9. The method of claim 1, wherein the step of determining comprises determining if the target device is (a) on a local network and not on a subnet, (b) on a remote network, or (c) is on a local subnet, the target device being identified on the subnet by a subnet identifier corresponding to the target device and by a port identifier corresponding to a port of a subnet gateway, the port coupling the target device to the subnet gateway;
wherein the step of generating the device identifier comprises:
adding the subnet identifier to the product of the port identifier and a predetermined constant, if the target device is on the subnet; and
determining the device identifier from an address table entry that uniquely identifies the destination address and the target device, if the target device is on the remote network; and
wherein the step of generating the destination address comprises substituting the device identifier for at least a portion of the destination address in the destination address field, if the target device is on the local network and not on the subnet.
10. A computer readable medium containing program instructions for execution on a computer system, which when executed by the computer system, cause the computer system to perform the method steps for communicating information over a communications network, said method comprising the steps of:
determining a network location of a target device to which a first frame of information is to be sent, the first frame of information being formatted for a first communications protocol and including a device address field configured to store a device identifier;
selecting, based on the network location of the target device, an addressing scheme from among plural different addressing schemes;
generating the device identifier for the first frame on the basis of the selected addressing scheme, the device identifier corresponding to the target device;
encapsulating the first frame of information in a second frame of information formatted for a second communications protocol, the second frame including a destination address field;
generating a destination address for the second frame on the basis of the device identifier in the device address field of the first frame;
storing the destination address in the destination address field of the second frame; and
transmitting the second frame of information over the communications network.
11. The computer readable medium of claim 10, wherein the first frame of information comprises a MODBUS frame, and the second frame of information comprises an IP packet that encapsulates a TCP frame encapsulating the MODBUS frame.
12. The computer readable medium of claim 10, wherein the computer readable medium further comprises the step of encapsulating the second frame in an Ethernet frame prior to transmitting the second frame.
13. The computer readable medium of claim 10, wherein the step of determining the network location comprises determining that the target device is on a local network; and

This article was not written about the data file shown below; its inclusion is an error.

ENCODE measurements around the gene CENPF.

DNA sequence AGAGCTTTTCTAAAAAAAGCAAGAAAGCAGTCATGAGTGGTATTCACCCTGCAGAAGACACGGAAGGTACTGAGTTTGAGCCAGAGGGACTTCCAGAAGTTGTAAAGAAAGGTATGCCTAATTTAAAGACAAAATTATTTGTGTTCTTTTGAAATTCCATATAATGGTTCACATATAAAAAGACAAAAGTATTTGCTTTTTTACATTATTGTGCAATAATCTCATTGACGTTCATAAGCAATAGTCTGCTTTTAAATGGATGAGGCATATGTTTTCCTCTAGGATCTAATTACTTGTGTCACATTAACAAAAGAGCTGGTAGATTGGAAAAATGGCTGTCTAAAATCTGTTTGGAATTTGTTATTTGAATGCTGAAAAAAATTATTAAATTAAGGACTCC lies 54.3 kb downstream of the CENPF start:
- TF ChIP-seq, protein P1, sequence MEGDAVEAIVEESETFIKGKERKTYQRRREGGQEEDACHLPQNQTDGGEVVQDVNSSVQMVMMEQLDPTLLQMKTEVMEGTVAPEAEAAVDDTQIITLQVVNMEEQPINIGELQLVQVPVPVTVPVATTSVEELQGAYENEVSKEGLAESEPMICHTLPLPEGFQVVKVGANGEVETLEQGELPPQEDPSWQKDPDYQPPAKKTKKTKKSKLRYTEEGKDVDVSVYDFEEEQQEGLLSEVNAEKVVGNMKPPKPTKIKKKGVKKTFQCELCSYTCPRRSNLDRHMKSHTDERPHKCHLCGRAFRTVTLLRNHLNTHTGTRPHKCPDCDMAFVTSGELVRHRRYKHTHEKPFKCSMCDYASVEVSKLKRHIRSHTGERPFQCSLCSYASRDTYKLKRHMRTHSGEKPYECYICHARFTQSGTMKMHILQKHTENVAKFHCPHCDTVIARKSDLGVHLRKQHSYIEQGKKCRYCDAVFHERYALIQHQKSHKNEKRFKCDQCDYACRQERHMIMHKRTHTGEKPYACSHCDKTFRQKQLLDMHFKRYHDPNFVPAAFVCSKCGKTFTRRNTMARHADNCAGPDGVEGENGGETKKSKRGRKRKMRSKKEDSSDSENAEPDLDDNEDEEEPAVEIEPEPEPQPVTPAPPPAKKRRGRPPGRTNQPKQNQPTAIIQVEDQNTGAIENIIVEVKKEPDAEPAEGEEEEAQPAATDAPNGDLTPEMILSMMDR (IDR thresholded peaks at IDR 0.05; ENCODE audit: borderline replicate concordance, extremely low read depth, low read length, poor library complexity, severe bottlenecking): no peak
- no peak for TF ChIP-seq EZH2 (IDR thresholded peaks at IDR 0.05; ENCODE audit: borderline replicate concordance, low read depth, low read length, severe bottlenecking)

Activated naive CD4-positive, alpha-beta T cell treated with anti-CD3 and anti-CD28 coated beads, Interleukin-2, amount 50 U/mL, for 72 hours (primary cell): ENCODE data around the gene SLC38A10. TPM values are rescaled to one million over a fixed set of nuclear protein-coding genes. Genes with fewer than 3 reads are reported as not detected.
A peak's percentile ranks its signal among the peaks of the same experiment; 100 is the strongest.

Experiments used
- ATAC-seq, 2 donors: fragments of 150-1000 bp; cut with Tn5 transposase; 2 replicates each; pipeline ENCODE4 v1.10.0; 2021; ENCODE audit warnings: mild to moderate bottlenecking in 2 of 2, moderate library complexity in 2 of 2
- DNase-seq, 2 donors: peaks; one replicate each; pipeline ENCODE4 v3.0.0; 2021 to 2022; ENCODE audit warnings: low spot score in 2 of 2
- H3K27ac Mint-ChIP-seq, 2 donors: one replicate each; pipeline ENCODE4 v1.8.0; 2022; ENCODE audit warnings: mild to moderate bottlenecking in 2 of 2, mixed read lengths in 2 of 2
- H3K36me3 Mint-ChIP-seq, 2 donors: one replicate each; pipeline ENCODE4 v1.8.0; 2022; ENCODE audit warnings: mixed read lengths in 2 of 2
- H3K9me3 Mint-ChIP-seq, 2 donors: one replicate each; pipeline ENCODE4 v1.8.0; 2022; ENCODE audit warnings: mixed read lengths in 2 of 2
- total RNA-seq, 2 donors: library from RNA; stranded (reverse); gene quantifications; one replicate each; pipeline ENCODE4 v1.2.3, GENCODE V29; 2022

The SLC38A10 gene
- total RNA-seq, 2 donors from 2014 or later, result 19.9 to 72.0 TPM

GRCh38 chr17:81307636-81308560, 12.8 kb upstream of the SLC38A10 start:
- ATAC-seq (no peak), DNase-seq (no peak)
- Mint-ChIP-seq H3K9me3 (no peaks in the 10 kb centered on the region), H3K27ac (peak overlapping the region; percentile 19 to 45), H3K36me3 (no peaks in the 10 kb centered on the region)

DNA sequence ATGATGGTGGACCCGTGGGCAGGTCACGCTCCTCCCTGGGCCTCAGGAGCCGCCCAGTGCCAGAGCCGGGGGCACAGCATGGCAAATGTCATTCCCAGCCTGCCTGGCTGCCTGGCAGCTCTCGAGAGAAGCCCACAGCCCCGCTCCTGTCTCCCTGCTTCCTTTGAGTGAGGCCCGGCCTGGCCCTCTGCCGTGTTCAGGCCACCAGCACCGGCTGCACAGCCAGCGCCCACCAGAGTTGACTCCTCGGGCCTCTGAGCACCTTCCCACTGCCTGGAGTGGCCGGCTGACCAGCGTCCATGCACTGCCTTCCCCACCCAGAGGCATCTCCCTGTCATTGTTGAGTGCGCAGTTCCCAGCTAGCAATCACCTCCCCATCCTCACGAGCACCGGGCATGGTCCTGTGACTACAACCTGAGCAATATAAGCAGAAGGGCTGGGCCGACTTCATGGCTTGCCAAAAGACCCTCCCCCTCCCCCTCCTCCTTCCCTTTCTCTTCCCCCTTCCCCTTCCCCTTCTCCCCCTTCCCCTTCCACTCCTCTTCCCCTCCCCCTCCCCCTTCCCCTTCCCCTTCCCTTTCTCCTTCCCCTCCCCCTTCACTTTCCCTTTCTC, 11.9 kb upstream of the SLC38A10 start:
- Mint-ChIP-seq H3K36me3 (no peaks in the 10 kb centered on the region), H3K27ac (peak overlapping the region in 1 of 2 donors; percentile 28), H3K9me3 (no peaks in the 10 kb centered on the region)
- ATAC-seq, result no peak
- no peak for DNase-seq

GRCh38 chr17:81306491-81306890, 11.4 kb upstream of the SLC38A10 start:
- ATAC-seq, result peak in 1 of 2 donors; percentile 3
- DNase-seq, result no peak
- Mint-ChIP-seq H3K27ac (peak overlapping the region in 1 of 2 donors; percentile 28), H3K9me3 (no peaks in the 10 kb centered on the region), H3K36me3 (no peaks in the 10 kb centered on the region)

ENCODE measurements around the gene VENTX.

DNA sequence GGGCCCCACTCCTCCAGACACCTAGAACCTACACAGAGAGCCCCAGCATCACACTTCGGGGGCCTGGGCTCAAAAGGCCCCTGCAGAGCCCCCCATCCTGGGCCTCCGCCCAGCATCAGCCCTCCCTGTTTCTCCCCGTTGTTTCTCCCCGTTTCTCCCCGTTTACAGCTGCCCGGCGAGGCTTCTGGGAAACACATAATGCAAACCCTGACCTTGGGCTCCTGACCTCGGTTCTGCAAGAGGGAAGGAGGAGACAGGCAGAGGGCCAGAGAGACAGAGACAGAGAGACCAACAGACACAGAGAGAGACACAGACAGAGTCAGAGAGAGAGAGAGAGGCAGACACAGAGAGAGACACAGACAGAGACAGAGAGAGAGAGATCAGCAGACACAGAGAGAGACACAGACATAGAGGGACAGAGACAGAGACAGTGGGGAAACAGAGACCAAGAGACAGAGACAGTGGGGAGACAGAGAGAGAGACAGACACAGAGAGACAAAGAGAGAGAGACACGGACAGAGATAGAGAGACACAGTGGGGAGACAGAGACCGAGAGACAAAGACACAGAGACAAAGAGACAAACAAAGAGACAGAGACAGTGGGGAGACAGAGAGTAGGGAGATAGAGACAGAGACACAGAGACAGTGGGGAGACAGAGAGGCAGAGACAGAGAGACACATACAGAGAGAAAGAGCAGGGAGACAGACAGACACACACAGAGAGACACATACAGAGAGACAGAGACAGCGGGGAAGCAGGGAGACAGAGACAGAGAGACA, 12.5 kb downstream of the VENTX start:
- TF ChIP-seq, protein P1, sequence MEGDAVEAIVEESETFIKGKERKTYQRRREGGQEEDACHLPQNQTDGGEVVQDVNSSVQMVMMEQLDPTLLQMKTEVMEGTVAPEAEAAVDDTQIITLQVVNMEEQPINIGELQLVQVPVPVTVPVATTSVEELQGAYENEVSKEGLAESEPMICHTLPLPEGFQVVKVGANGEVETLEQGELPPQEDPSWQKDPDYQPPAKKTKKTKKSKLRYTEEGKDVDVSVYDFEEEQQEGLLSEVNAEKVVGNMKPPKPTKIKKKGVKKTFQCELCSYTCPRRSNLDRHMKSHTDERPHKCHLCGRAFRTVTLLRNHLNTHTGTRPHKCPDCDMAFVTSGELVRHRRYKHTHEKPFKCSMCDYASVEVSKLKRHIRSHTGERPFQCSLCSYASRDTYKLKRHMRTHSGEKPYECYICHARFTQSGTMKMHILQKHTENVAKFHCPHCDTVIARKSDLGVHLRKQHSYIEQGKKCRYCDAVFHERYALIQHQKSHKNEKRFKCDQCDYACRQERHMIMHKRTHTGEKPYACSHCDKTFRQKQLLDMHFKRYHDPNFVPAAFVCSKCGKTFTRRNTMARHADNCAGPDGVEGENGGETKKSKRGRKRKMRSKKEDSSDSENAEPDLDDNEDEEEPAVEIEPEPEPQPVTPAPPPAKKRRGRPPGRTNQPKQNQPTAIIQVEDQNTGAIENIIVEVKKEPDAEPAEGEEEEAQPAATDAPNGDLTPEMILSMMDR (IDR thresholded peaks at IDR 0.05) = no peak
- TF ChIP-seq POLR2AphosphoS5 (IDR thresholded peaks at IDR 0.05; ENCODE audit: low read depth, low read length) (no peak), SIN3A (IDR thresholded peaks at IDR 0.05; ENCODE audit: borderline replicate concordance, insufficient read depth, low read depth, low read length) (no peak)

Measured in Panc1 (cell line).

wherein the step of generating the destination address comprises substituting the device identifier for at least a portion of the destination address in the destination address field.
14. The computer readable medium of claim 10, wherein the step of determining the network location comprises determining that the target device is coupled to a subnet gateway of a subnet, the target device being identified on the subnet by a subnet identifier corresponding to the target device and by a port identifier corresponding to a port of the subnet gateway; and
wherein the step of generating the device identifier comprises adding the subnet identifier to the product of the port identifier and a predetermined constant.
15. The computer readable medium of claim 14, wherein the computer readable medium further comprises the step of:
receiving the second frame at the subnet gateway;
dividing the device identifier by the predetermined constant to generate a quotient and a remainder;
determining the port identifier from the quotient;
determining the subnet identifier from the remainder; and
routing the first frame to the target device based on the port identifier and the subnet identifier.
16. The computer readable medium of claim 10, wherein the step of determining the network location comprises determining that the target device is on a remote network; and
wherein the step of generating the device identifier comprises determining the device identifier from an address table entry that uniquely identifies the target device.
17. The computer readable medium of claim 10, wherein the device identifier has a numeric value in one of plural ranges, each of the plural ranges corresponding to one of the plural addressing schemes.
18. The computer readable medium of claim 10, wherein the step of determining comprises determining if the target device is (a) on a local network and not on a subnet, (b) on a remote network, or (c) is on a local subnet, the target device being identified on the subnet by a subnet identifier corresponding to the target device and by a port identifier corresponding to a port of a subnet gateway, the port coupling the target device to the subnet gateway;
wherein the step of generating the device identifier comprises:
adding the subnet identifier to the product of the port identifier and a predetermined constant, if the target device is on the subnet; and
determining the device identifier from an address table entry that uniquely identifies the destination address and the target device, if the target device is on the remote network; and